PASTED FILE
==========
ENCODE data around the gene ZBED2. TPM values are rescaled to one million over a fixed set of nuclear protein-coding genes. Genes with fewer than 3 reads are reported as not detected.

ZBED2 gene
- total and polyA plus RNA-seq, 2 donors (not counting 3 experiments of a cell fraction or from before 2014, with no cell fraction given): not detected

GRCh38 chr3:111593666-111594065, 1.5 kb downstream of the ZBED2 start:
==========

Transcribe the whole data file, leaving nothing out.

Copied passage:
ENCODE data around the gene ZBED2. TPM values are rescaled to one million over a fixed set of nuclear protein-coding genes. Genes with fewer than 3 reads are reported as not detected.

ZBED2 gene
- total and polyA plus RNA-seq, 2 donors (not counting 3 experiments of a cell fraction or from before 2014, with no cell fraction given): not detected

GRCh38 chr3:111593666-111594065, 1.5 kb downstream of the ZBED2 start: